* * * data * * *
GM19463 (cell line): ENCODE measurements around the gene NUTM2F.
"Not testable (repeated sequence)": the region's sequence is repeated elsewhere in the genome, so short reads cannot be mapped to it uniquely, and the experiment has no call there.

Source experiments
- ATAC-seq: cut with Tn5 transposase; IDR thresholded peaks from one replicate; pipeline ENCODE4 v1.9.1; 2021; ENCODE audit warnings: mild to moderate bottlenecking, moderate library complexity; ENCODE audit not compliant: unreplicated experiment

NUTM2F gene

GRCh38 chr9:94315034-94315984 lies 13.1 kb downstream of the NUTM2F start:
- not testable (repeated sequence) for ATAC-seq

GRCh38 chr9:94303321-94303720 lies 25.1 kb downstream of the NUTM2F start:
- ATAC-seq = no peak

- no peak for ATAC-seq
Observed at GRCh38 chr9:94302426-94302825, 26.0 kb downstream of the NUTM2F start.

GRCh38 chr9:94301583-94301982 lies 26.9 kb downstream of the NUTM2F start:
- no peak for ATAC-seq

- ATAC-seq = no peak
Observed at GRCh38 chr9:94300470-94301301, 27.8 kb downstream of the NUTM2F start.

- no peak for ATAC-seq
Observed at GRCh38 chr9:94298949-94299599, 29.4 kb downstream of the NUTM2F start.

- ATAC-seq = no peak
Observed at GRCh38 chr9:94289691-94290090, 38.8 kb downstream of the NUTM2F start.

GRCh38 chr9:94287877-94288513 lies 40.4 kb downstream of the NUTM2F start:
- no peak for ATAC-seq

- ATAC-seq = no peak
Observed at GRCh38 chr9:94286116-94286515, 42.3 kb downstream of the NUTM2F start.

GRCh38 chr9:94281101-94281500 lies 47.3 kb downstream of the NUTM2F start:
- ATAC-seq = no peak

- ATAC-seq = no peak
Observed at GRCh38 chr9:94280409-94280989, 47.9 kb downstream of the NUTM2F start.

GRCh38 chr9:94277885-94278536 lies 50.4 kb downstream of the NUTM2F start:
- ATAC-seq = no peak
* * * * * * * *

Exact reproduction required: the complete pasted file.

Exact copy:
GM19463 (cell line): ENCODE measurements around the gene NUTM2F.
"Not testable (repeated sequence)": the region's sequence is repeated elsewhere in the genome, so short reads cannot be mapped to it uniquely, and the experiment has no call there.

Source experiments
- ATAC-seq: cut with Tn5 transposase; IDR thresholded peaks from one replicate; pipeline ENCODE4 v1.9.1; 2021; ENCODE audit warnings: mild to moderate bottlenecking, moderate library complexity; ENCODE audit not compliant: unreplicated experiment

NUTM2F gene

GRCh38 chr9:94315034-94315984 lies 13.1 kb downstream of the NUTM2F start:
- not testable (repeated sequence) for ATAC-seq

GRCh38 chr9:94303321-94303720 lies 25.1 kb downstream of the NUTM2F start:
- ATAC-seq = no peak

- no peak for ATAC-seq
Observed at GRCh38 chr9:94302426-94302825, 26.0 kb downstream of the NUTM2F start.

GRCh38 chr9:94301583-94301982 lies 26.9 kb downstream of the NUTM2F start:
- no peak for ATAC-seq

- ATAC-seq = no peak
Observed at GRCh38 chr9:94300470-94301301, 27.8 kb downstream of the NUTM2F start.

- no peak for ATAC-seq
Observed at GRCh38 chr9:94298949-94299599, 29.4 kb downstream of the NUTM2F start.

- ATAC-seq = no peak
Observed at GRCh38 chr9:94289691-94290090, 38.8 kb downstream of the NUTM2F start.

GRCh38 chr9:94287877-94288513 lies 40.4 kb downstream of the NUTM2F start:
- no peak for ATAC-seq

- ATAC-seq = no peak
Observed at GRCh38 chr9:94286116-94286515, 42.3 kb downstream of the NUTM2F start.

GRCh38 chr9:94281101-94281500 lies 47.3 kb downstream of the NUTM2F start:
- ATAC-seq = no peak

- ATAC-seq = no peak
Observed at GRCh38 chr9:94280409-94280989, 47.9 kb downstream of the NUTM2F start.

GRCh38 chr9:94277885-94278536 lies 50.4 kb downstream of the NUTM2F start:
- ATAC-seq = no peak